Mega-best-selling author Daniel Handler (aka Lemony Snicket) gives us his long-awaited new novel for adult listeners: a dark, rollicking, stunningly entertaining human comedy.
A boat has gone missing. Goods have been stolen. There is blood in the water. It is the 21st century and a crew of pirates is terrorizing the San Francisco Bay. Phil is a husband, a father, a struggling radio producer, and the owner of a large condo with a view of the water. But he'd like to be a rebel and a fortune hunter. Gwen is his daughter. She's 14. She's a student, a swimmer, and a best friend. But she'd like to be an adventurer and an outlaw. Phil teams up with his young, attractive assistant. They head for the open road, attending a conference to seal a deal. Gwen teams up with a new, fierce friend and some restless souls. They head for the open sea, stealing a boat to hunt for treasure. We Are Pirates is a novel about our desperate searches for happiness and freedom, about our wild journeys beyond the boundaries of our ordinary lives. Also, it's about a teenage girl who pulls together a ragtag crew to commit mayhem in the San Francisco Bay, while her hapless father tries to get her home.
©2015 Daniel Handler (P)2014 Audible Inc.
Probably not. I read about 100 books a year. I really don't have time to re read.
I loved when we discovered who the opening narrator was. It made the story even better.
Errol was my favorite. "I have a problem with my memory."
When I was offered this book I jumped at the chance to review this book. I am a fan of the Lemony Snicket books and so was excited to read a book by this author for adults. I listened to the Audible production of the book. I must say that Jonathan Todd Ross did an AMAZING job of bringing this story to life with his voice. There are 2 young girls an elderly gentleman, several adult males, and adult females. Ross uses his voice masterfully though out this book. bringing each character his or her own sound thus never losing the listener. That is super important when listening to an audio book. The story is a little slow to get going. I find this to be true of all stories that really develop the psyche of the characters. Handler is no different. Where he is different is in how he weaves surprises into the story to trickle out rather than have them all happen at the end. I really liked the way this story developed and the pace. I found my self looking for a quite place to listen. I didn't want to be interrupted even for a minute. Each time you think you know what is about to happen Handler surprises you with a better story.
My interests run to psychology, popular science, history, world literature, and occasionally something fun like Jasper Fforde. It seems like the only free time I have for reading these days is when I'm in the car so I am extremely grateful for audio books. I started off reading just the contemporary stuff that I was determined not to clutter up my already stuffed bookcases with. And now audio is probably 90% of my "reading" matter.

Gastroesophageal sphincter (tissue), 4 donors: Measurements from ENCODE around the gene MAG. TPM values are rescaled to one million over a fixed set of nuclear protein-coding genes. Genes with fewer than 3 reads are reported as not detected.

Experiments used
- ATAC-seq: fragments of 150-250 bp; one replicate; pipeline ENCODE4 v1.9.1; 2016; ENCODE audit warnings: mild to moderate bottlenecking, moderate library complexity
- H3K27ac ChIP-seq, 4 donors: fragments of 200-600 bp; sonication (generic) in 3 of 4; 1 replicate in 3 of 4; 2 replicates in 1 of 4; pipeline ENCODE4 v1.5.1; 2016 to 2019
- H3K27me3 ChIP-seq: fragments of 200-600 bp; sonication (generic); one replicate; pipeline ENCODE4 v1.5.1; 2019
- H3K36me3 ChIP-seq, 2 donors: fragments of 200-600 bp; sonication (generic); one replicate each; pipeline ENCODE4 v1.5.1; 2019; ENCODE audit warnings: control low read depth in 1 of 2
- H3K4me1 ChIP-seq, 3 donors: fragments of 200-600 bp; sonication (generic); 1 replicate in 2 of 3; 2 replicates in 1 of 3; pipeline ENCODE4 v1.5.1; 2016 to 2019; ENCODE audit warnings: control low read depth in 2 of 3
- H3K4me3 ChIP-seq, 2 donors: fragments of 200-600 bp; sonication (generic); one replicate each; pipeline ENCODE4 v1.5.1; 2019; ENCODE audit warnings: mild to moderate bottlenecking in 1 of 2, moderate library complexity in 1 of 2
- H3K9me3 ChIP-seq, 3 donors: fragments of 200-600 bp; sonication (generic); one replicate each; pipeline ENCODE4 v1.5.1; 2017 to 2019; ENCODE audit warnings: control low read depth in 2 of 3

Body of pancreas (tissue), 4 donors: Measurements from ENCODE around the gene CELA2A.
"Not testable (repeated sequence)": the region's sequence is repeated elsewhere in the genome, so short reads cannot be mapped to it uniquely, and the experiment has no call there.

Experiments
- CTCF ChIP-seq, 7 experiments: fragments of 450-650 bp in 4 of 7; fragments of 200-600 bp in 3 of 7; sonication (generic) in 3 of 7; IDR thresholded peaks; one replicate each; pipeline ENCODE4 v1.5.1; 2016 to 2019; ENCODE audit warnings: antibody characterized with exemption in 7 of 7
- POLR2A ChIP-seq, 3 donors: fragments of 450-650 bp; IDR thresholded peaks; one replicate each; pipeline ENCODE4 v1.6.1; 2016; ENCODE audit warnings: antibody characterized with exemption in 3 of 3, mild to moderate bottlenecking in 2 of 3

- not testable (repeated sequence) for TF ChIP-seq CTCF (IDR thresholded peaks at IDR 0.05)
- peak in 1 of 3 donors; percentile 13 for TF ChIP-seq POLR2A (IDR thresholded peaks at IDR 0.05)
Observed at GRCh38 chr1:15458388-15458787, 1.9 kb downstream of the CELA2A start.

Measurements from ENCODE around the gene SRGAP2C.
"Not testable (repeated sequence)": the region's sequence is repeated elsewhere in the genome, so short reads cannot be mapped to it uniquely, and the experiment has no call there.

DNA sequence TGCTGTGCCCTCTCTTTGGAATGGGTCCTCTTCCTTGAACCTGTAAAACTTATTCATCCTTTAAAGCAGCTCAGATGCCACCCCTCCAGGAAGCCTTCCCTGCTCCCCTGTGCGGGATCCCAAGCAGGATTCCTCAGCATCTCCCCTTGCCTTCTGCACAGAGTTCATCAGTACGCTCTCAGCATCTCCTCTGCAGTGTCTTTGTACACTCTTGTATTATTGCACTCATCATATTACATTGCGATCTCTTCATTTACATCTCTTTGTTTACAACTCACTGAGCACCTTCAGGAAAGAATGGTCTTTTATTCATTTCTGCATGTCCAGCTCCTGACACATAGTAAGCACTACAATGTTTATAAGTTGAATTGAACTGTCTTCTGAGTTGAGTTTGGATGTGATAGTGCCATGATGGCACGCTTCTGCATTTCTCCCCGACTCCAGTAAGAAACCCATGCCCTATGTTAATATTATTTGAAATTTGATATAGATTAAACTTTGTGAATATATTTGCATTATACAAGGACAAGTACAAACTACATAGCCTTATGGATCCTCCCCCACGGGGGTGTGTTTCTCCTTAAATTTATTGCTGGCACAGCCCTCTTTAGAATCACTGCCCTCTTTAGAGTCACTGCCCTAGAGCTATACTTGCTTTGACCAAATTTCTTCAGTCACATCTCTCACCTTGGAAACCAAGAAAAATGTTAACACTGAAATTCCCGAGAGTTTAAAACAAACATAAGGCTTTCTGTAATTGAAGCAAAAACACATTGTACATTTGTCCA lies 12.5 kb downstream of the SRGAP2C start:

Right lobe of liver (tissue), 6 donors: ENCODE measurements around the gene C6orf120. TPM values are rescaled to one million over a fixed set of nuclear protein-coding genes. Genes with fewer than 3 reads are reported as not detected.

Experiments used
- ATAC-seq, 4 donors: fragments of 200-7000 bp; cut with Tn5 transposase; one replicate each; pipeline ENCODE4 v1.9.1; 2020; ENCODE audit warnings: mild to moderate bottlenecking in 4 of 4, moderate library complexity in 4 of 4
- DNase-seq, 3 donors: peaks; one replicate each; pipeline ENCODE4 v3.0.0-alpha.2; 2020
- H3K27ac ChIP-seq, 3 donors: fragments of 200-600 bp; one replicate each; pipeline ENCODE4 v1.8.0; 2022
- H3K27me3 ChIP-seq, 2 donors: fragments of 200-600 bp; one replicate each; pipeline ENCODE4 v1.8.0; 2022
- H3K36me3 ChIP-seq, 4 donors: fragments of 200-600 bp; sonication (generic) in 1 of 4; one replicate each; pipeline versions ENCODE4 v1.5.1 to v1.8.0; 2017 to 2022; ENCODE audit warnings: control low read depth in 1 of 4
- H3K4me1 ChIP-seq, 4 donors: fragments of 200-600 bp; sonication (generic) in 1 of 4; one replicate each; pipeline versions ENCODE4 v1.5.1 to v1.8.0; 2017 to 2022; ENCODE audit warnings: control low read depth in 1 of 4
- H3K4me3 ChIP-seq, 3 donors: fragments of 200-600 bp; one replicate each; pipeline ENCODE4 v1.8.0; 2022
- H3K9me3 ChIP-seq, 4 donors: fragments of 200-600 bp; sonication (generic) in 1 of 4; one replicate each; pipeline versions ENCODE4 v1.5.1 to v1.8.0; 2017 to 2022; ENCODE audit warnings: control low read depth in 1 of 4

I honestly do not know what Mr. Handler was thinking. If ever there was a case of a book's description differing from the actual content, this is it. I do not mean that the book blurb is misleading. I mean that the reviews are misleading; the people I rely on for thoughtful objective appraisal let me down. I consider myself a fan of Handler. That combined with the encouraging reviews I had seen made me look forward to this book. And there are certainly elements of this book that work well. He is very good at creating characters with individual thought processes and motivations. He is very good at bouncing these characters off each other with believable results. Those are not key characteristics of his Lemony Snicket books, but they are keenly in evidence here.
There are three things in particular that bothered me about We Are Pirates. One is that the key plot elements suggested a resolution that was serious, nuanced, and thoughtful; but instead he opted to go for a totally outrageous, over-the-top wackiness. This is one of those books where adults are basically clueless, and headstrong adolescents have nothing to rein them in. If it had been comedic that might have worked. I like dark comedy as much as anyone, but this was dark without the comedy. The second is that the author withheld information that one of the characters clearly knew from the start. This would have worked if the revelation had been especially important and transformative, but it wasn't. In fact, it ended tragically and pathetically. The third and worst offense is that a horrendously evil act occurs and there is no remorse, no consequences, no catharsis, no apotheosis, no personal growth; just a "let's pretend it never happened and get on with our lives" sort of thing.
The absence of remorse still bothers me the most.
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